Not all sources of hydration are equally beneficial to your body. Avoid drinking too many beverages with added sugar, artificial sweeteners, caffeine, or alcohol; Drinks with these ingredients should be treated as discretionary parts of your diet and account for no more than 10% of your daily beverage intake.
Apart from plain, filtered water, some examples of the next best sources of hydration to try this summer are listed below. These choices offer some variety and flavor without greatly increasing the amount of sugar or calories consumed, and none of them contain artificial ingredients.
- Unsweetened coconut water. Coconut water, even unsweetened, will contain sugar, but also benefits your body with electrolytes. Think of it as a natural sports drink. Look for brands that are not from concentrate, have less than 10grams of sugar per serving, and have no additives. If you have the time to be extra selective, look for a brand that does not employ high heat pasteurization, which can negate some of the heath benefits of the juice. (Note: You may need to order online to meet all of these qualifications! Harmless Harvest is a great brand to try.)
- Fruit waters. Fruit waters allow you to enjoy some additional flavor in your water with very little added calories from sugar.
- Sparkling fruit waters with no sugar or artificial flavors or sweeteners. La Croix is a great brand to try; it comes in many refreshing flavors and is available locally at area grocery stores. You can also make your own with club soda and fruit.
- Iced green tea. Green tea contains some caffeine, but also benefits your body with antioxidants, and is a refreshing choice for warm summer days.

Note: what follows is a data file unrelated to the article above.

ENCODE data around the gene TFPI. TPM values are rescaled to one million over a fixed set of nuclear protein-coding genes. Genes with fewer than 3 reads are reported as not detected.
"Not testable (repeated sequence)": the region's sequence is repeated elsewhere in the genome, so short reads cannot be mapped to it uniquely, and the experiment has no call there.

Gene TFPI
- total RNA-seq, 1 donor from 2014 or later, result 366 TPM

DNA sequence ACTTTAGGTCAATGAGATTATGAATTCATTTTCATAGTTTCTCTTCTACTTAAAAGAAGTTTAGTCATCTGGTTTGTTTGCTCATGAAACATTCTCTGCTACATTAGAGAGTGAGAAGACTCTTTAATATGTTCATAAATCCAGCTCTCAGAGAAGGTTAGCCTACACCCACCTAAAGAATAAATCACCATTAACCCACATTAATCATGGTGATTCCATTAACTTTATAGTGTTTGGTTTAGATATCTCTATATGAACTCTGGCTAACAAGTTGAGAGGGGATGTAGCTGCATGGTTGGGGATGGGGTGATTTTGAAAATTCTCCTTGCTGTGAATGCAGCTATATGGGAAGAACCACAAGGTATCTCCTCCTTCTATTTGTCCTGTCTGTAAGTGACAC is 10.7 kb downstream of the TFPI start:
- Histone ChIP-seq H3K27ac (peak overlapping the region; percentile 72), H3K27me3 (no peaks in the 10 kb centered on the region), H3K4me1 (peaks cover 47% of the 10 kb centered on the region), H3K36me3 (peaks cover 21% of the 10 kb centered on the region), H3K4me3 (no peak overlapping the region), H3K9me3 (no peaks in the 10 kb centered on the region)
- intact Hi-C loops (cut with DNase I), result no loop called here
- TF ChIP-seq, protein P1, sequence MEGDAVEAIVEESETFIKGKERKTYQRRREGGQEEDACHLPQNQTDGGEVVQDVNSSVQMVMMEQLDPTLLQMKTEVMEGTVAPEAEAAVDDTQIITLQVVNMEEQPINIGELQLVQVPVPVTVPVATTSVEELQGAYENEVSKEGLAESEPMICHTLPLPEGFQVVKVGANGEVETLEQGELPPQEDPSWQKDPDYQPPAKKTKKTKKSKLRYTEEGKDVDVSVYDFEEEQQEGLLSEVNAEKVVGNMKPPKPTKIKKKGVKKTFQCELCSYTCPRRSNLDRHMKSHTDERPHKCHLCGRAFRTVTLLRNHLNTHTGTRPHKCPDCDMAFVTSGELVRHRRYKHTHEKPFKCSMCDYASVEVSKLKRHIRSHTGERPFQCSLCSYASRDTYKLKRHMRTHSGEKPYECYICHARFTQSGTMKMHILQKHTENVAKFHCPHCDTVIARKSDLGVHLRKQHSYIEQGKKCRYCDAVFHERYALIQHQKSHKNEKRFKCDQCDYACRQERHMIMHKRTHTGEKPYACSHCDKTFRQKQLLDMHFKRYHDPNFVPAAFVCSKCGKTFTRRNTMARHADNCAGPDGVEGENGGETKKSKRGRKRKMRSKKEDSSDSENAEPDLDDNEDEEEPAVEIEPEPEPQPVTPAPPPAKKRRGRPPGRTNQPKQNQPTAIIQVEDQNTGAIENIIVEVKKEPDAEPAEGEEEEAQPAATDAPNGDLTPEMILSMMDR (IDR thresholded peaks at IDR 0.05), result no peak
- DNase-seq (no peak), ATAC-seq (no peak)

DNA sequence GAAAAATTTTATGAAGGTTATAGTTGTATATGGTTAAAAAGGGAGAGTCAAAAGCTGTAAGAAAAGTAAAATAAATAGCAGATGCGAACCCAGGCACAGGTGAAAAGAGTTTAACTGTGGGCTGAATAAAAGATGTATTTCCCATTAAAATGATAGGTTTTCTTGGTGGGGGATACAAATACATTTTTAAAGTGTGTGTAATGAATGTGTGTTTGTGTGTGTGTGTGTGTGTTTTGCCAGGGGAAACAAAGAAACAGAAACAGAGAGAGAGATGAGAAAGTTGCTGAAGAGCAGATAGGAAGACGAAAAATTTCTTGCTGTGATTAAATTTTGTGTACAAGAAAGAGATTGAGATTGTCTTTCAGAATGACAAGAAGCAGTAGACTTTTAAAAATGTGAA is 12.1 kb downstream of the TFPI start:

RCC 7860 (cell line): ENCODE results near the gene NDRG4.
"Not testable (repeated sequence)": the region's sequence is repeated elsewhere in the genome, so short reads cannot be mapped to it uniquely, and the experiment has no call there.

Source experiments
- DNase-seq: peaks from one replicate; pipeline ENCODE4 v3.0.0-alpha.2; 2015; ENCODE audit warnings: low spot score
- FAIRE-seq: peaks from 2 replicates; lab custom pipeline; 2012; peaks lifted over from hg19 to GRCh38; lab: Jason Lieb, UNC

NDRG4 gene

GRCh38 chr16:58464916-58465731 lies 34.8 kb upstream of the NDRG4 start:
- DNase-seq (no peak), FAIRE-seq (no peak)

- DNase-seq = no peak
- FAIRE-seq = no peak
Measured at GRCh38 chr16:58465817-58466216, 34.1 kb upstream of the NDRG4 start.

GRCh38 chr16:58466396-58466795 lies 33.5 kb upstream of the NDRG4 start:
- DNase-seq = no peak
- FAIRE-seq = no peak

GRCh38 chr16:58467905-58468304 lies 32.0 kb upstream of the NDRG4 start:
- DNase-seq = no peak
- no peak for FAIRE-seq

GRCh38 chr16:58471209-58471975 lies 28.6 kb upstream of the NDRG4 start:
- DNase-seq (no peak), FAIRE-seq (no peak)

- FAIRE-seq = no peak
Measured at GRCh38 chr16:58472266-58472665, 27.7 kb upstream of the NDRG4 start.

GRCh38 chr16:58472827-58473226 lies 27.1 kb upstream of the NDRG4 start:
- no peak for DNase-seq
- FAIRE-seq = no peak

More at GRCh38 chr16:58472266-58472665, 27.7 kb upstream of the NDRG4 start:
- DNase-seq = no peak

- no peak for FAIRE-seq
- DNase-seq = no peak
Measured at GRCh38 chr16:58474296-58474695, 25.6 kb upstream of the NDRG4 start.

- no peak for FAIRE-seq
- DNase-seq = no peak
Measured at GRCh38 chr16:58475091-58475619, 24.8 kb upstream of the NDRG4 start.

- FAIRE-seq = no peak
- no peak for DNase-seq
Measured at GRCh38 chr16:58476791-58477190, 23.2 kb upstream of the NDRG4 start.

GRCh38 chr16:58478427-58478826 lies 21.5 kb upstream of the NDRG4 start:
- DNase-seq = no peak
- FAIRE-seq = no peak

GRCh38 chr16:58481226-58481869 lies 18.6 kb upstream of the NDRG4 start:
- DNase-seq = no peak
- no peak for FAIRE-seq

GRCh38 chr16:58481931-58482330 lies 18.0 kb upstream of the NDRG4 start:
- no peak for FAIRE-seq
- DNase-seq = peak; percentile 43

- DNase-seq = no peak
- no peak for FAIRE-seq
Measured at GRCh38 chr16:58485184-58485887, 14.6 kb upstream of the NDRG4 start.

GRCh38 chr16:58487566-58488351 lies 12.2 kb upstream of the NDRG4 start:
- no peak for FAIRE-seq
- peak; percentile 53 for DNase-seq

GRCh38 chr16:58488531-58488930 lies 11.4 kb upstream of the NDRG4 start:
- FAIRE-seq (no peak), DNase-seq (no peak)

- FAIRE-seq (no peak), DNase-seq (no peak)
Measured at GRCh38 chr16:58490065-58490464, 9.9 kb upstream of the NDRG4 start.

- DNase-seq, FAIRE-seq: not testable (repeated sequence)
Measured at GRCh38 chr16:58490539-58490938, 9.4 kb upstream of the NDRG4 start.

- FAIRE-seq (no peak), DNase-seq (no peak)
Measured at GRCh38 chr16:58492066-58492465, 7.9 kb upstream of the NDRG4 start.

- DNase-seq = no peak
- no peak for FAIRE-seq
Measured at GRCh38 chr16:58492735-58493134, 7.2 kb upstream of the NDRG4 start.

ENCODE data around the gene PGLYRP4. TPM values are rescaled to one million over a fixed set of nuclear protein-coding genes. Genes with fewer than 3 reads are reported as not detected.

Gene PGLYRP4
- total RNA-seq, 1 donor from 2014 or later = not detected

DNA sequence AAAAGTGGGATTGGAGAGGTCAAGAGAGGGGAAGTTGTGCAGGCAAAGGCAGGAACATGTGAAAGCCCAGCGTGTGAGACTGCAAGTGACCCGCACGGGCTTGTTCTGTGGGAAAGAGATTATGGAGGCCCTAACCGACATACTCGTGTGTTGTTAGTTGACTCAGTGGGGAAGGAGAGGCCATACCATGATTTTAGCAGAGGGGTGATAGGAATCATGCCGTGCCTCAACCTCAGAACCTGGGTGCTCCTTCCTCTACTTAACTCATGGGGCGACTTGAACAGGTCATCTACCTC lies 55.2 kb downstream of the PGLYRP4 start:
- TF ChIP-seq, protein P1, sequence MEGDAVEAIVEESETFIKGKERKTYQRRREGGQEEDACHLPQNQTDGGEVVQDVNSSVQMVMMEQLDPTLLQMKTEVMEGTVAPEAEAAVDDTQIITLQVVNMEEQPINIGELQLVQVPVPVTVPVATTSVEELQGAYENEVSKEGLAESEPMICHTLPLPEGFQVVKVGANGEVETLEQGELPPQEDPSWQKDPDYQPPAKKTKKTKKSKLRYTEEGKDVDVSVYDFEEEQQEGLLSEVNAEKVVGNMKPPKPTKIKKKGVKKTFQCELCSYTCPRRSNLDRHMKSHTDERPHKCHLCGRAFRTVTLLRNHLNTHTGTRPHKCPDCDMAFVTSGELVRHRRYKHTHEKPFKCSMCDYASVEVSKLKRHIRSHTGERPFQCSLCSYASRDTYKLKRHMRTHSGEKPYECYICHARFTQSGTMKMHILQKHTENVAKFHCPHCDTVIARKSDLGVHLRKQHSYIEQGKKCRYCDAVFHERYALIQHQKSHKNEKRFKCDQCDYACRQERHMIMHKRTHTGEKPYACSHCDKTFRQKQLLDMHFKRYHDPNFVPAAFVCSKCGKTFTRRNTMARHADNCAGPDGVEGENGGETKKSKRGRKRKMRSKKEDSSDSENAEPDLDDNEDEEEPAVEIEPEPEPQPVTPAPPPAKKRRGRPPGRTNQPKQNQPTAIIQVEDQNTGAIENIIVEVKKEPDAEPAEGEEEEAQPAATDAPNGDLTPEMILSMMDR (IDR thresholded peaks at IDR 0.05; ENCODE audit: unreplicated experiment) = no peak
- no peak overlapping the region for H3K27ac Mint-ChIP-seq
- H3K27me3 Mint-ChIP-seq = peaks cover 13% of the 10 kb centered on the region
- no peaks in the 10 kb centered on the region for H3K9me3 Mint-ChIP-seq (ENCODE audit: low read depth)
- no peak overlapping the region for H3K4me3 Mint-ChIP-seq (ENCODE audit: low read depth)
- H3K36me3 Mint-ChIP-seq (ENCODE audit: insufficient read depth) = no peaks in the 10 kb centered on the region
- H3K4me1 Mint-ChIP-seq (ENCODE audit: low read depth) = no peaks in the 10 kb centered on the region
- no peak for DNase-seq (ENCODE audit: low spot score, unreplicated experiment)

- Fresh fruit and vegetable juices with no added sugar. Aim for blends that are composed mostly of vegetable juices or low-sugar fruits. (Think cucumber-based juice, rather than high-sugar juices like apple- or orange-based juices.)
Fitness, Hydration, and Southern Summer Heat
In addition to the goals you have throughout the year for hydration, summertime presents a new challenge in staying hydrated, particularly if you engage in physical activity outdoors. Here are a few tips to stay safe and feeling your best during the summer months.
- At least four hours before exercising, slowly consume between 13-20 ounces of fluid.
- Consume another 7-10 ounces in the twenty minutes immediately preceding exercise.
- Conduct a sweat trial to determine how much water you should consume during your average exercise session. To achieve a simple calculation, weigh yourself before and immediately following your next sweat session. Each pound lost equates to approximately 16-24 ounces of water. After calculating your water loss, make that amount your fluid intake goal during your next session to avoid dehydration and to enhance your performance. You can divide the number of ounces needed by hours of exercise to ensure that your hydration level stays consistent.
- Whenever possible, avoid exercising outdoors during the hottest times of the day. Try to schedule outdoor workouts or athletic practices for the morning hours before noon and the afternoon/evening hours after 3 pm. Southern summers are tough on the body, so if you must be outdoors and physically exerting energy in the heat of the day it is very important that you stay hydrated!
Enjoy this summer and the benefits of a well-hydrated body. Mathematical calculations aside, why not see what a little more water can do for you, and then keep up the habit? The goal is an optimally functioning body that feels great, and adequate hydration is just part of the larger equation.
Watermelon-Mint Agua Fresca
Try this delicious recipe for a light and refreshing, all-natural way to stay hydrated during the hottest Mississippi months without added sugar.
- 9 cups fresh watermelon, cubed
- 1.5 cups fresh, filtered water
- 2 limes, juiced (plus more for serving)
- ½ cup sliced strawberries
- Fresh mint leaves
Cube your watermelon into manageable sized cubes, and place into a blender with water and freshly squeezed lime juice. Blend on the highest setting for two whole minutes. Use a thinly spaced metal strainer to strain the juice mixture into your pitcher. Serve cold, over ice, with slices of lime and strawberry. Top with mint leaves.